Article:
FTP proxies, though, for all their benefits, have some shortcomings. Most notably, an FTP proxy requires that the firewall have a public IP address. For most firewalls, this isn't a problem, since most firewalls are routers, and NAT gateways most certainly are. But what if you want to build a firewall that's a transparent bridge? If you want this, you'll either need to do some serious NAT trickery to redirect connections to the firewall's loopback IP address, then change the source address back to the original one before it leaves, or you'll need something other than a proxy. This is where deep packet inspection comes in. Deep packet inspection is basically a packet filter that operates at layer 7 instead of layer 4, like most packet filters. It has the intelligence to disassemble an FTP packet and read the PORT command as it flies by, inserting entries into its state table accordingly. This is the technique adopted by Linux's Netfilter firewall, and also by Cisco's PIX and by the CBAC feature on some routers. Some commercial firewalls, like Netscreen, Sonicwall, Check Point and CyberGuard also use this approach. It can actually do most of the things that an FTP proxy can do, though it can't cache, and most implementations can't translate between active and passive. What it can do, though, is allow both active and passive FTP to work by adding appropriate entries to the state table, and it can do this without changing the source address, if you don't need to NAT. This allows you to make a transparent bridge firewall that knows about FTP, that can be inserted into the network with no infrastructure changes.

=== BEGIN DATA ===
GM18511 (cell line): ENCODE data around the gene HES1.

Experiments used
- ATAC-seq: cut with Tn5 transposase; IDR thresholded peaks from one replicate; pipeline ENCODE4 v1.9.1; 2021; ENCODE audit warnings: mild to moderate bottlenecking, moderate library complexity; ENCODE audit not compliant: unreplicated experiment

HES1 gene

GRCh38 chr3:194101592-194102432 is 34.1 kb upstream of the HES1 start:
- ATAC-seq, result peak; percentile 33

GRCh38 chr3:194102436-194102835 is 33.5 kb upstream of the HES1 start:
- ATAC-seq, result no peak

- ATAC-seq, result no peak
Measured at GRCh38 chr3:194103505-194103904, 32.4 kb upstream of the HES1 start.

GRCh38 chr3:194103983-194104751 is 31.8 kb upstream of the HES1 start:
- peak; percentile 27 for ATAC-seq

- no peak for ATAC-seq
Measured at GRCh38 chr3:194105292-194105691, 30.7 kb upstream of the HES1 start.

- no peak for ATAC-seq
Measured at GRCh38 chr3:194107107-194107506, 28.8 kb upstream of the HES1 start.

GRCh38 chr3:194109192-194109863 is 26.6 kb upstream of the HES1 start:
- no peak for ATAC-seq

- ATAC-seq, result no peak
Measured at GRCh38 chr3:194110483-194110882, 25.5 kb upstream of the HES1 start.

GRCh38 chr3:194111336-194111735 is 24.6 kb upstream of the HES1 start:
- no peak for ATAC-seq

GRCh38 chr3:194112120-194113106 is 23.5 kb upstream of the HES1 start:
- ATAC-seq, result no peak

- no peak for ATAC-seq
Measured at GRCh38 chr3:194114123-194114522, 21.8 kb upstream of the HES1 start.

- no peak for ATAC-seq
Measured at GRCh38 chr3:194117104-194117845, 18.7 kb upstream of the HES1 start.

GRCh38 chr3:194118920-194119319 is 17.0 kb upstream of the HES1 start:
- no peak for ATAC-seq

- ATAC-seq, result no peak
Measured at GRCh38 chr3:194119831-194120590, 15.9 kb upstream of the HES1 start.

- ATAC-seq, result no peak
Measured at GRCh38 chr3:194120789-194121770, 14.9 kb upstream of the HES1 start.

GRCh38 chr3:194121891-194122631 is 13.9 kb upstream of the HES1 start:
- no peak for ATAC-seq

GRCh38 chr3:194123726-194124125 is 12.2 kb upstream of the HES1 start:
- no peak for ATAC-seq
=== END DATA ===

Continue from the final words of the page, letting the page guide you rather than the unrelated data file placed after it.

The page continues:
Incidentally, there's also SFTP, or Secure FTP. Other than performing the same function, this isn't related to FTP at all. Rather, it's a variant of SSH, and like SSH, it runs over TCP port 22, and uses one connection. It incorporates encryption and compression, and several forms of authentication, including passwords, public keys, Kerberos and X.509 certificates. Fortunately for firewall administrators, it's very sane and easy to work with.
SFTP should not be confused with FTPS, which is regular old FTP using TLS or SSL. The latter is more secure than classic FTP since the password is encrypted and also both client and server can be authenticated, but it still uses separate data connections. Also, since it's encrypted, it's impossible to read the PORT command with deep packet inspection. Even proxies are troublesome here, since they have to terminate the encrypted connection and initiate another. This breaks SSL authentication, and some paranoid clients (justifiably) will drop the link when this happens. If firewall admins hate FTP, then FTPS is even more evil and rude. Use SFTP instead, with X.509 authentication if you really need it.